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Work in Progress: Initial Approaches for Starting Open-Ended Problems in Mechanical Engineering

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Conference

2019 ASEE Annual Conference & Exposition

Location

Tampa, Florida

Publication Date

June 15, 2019

Start Date

June 15, 2019

End Date

October 19, 2019

Conference Session

Student Division Technical Session 2

Tagged Division

Student

Page Count

6

DOI

10.18260/1-2--33631

Permanent URL

https://peer.asee.org/33631

Download Count

201

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Paper Authors

biography

Hao Li Massachusetts Institute of Technology

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Hao Li is currently a PhD student studying Mechanical Engineering at MIT. He earned his Bachelor's degree from Rice University.

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biography

Anette Hosoi Massachusetts Institute of Technology

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Anette (Peko) Hosoi is Associate Dean of Engineering and the Neil and Jane Pappalardo Professor of Mechanical Engineering, at MIT.  She received her PhD in Physics from the University of Chicago and went on to become an NSF Postdoctoral Fellow in the MIT Department of Mathematics and at the Courant Institute, NYU. She is a leader in the study of the hydrodynamics of thin fluid films and in the nonlinear physical interaction of viscous fluids and deformable interfaces. Her work spans multiple disciplines including physics, biology and applied mathematics, and is being used, in collaboration with Schlumberger-Doll Research, Bluefin Robotics, and Boston Dynamics to guide the engineering design of robotic crawlers and other mechanisms. 

Prof. Hosoi is an exceptional, innovative teacher and an inspiring mentor for women in engineering. She was awarded the Bose Award for Excellence in Teaching, and a MacVicar Fellowship. She is a recipient of the 3M Innovation Award and has held the Doherty Chair in Ocean Utilization at MIT. She is a Radcliffe Institute Fellow and a Fellow of the American Physical Society.  Her research interests include fluid mechanics, bioinspired design and locomotion, with a focus on optimization of crawling gastropods, digging bivalves, swimming microorganisms and soft robotics. Prof. Hosoi is also an avid mountain biker and her passion for sports has led her to create MIT Sports Lab, a program that is designed to build an interconnected community of faculty, students, industry partners, alums and athletes who are dedicated to applying their technical expertise to advance the state-of-the-art in sports.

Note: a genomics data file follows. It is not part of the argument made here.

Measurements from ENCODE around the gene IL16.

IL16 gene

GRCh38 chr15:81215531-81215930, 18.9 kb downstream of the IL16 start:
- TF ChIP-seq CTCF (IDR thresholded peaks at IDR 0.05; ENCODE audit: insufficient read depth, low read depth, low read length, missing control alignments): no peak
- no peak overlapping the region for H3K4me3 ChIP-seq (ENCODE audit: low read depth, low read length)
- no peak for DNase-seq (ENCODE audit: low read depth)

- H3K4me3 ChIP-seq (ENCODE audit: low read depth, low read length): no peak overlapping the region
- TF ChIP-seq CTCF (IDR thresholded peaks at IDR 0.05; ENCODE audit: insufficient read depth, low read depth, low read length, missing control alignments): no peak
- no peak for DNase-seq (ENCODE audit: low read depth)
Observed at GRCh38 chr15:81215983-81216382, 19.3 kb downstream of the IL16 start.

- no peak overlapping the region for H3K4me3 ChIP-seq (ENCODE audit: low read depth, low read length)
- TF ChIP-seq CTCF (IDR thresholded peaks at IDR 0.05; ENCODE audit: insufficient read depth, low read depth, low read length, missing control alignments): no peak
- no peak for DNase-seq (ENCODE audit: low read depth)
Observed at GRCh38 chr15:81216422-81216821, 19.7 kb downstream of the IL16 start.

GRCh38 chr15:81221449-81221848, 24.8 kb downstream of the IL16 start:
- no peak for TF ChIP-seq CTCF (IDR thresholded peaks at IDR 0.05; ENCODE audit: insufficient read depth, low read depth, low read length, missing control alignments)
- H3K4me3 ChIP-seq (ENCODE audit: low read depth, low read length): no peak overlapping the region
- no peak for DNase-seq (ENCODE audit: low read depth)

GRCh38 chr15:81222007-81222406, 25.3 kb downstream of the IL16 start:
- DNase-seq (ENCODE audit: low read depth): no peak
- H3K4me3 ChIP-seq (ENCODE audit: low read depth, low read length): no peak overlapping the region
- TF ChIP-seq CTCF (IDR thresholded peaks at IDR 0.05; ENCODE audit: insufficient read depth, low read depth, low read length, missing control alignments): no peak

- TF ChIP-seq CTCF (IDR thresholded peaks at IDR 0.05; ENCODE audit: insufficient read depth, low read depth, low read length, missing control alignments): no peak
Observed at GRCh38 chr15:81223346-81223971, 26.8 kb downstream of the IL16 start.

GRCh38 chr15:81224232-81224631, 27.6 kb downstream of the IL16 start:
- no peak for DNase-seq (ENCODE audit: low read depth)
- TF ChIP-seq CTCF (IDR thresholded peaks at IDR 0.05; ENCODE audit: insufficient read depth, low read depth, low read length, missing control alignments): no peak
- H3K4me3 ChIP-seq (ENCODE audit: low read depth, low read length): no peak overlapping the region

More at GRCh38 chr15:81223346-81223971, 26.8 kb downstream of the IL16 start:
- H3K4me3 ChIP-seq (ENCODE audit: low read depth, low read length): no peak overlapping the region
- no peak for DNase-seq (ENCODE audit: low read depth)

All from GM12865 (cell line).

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Abstract

This Work in Progress Paper analyzes the process by which students start solving mechanical engineering problems. Participants of this study were given a problem and asked “how would you start solving this problem?” In analyzing participants’ responses, focus was placed on several representations: free body diagram or drawing, use of calculations or analysis, intuition or estimation, identification of additional background, and consideration of alternative designs. Problems with multiple solution methods and multiple answers were chosen, so participants were not confined to solving rote exercises and could fully demonstrate their understanding. These problems were chosen to fit within the scope of undergraduate courses in Engineering Computation and Mechanics of Materials. The subject area of these problems was constrained to the non-design curriculum in mechanical engineering to complement the existing body of work on early stage design by Yang et. al.

To sharpen our methods, a working definition of the start of a problem was proposed. This definition is based on a survey of problem solving strategies by Woods et. al. and includes defining the problem, exploring the problem space, and planning the solution. These strategies are beneficial for starting open-ended problems where the solution path is not immediately obvious to the solver. Evidence for the use of these strategies was obtained by examining participants’ performance on these problems. The techniques used for starting the problem was correlated with problem solving outcome. The overall goal of this study is to understand how students can effectively start difficult coursework-level problems in order to improve engineering problem solving education.

Li, H., & Hosoi, A. (2019, June), Work in Progress: Initial Approaches for Starting Open-Ended Problems in Mechanical Engineering Paper presented at 2019 ASEE Annual Conference & Exposition , Tampa, Florida. 10.18260/1-2--33631

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